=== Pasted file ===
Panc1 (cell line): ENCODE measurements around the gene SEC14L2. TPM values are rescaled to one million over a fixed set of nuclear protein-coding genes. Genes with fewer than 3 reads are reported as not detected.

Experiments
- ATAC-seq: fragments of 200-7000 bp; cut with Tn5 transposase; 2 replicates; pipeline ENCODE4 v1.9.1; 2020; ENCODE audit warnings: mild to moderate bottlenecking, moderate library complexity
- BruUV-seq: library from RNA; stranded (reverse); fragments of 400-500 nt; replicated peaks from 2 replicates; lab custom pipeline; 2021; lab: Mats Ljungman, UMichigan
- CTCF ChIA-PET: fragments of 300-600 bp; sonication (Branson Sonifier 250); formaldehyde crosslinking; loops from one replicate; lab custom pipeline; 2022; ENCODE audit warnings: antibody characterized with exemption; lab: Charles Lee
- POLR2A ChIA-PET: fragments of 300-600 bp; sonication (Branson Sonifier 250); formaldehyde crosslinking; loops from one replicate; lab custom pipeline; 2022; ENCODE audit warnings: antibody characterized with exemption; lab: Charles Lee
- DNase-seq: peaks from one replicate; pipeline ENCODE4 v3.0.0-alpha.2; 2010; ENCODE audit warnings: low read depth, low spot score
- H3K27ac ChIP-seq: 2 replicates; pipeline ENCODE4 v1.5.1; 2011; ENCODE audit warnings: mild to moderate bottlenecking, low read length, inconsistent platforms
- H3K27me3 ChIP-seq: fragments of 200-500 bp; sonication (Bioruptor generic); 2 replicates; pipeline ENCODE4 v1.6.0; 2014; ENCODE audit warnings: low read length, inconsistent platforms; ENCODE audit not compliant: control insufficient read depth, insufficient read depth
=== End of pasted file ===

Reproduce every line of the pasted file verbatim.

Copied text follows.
Panc1 (cell line): ENCODE measurements around the gene SEC14L2. TPM values are rescaled to one million over a fixed set of nuclear protein-coding genes. Genes with fewer than 3 reads are reported as not detected.

Experiments
- ATAC-seq: fragments of 200-7000 bp; cut with Tn5 transposase; 2 replicates; pipeline ENCODE4 v1.9.1; 2020; ENCODE audit warnings: mild to moderate bottlenecking, moderate library complexity
- BruUV-seq: library from RNA; stranded (reverse); fragments of 400-500 nt; replicated peaks from 2 replicates; lab custom pipeline; 2021; lab: Mats Ljungman, UMichigan
- CTCF ChIA-PET: fragments of 300-600 bp; sonication (Branson Sonifier 250); formaldehyde crosslinking; loops from one replicate; lab custom pipeline; 2022; ENCODE audit warnings: antibody characterized with exemption; lab: Charles Lee
- POLR2A ChIA-PET: fragments of 300-600 bp; sonication (Branson Sonifier 250); formaldehyde crosslinking; loops from one replicate; lab custom pipeline; 2022; ENCODE audit warnings: antibody characterized with exemption; lab: Charles Lee
- DNase-seq: peaks from one replicate; pipeline ENCODE4 v3.0.0-alpha.2; 2010; ENCODE audit warnings: low read depth, low spot score
- H3K27ac ChIP-seq: 2 replicates; pipeline ENCODE4 v1.5.1; 2011; ENCODE audit warnings: mild to moderate bottlenecking, low read length, inconsistent platforms
- H3K27me3 ChIP-seq: fragments of 200-500 bp; sonication (Bioruptor generic); 2 replicates; pipeline ENCODE4 v1.6.0; 2014; ENCODE audit warnings: low read length, inconsistent platforms; ENCODE audit not compliant: control insufficient read depth, insufficient read depth